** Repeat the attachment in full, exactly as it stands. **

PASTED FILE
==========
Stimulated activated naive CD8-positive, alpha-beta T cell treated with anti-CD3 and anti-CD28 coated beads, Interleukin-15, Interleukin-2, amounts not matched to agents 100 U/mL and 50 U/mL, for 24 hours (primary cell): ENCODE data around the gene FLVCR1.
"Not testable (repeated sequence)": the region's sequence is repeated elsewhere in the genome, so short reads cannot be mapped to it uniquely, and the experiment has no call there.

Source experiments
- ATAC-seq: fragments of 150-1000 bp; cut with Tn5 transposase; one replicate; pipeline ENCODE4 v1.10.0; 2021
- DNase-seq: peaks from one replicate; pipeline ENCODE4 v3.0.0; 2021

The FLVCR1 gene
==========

Stimulated activated naive CD8-positive, alpha-beta T cell treated with anti-CD3 and anti-CD28 coated beads, Interleukin-15, Interleukin-2, amounts not matched to agents 100 U/mL and 50 U/mL, for 24 hours (primary cell): ENCODE data around the gene FLVCR1.
"Not testable (repeated sequence)": the region's sequence is repeated elsewhere in the genome, so short reads cannot be mapped to it uniquely, and the experiment has no call there.

Source experiments
- ATAC-seq: fragments of 150-1000 bp; cut with Tn5 transposase; one replicate; pipeline ENCODE4 v1.10.0; 2021
- DNase-seq: peaks from one replicate; pipeline ENCODE4 v3.0.0; 2021

The FLVCR1 gene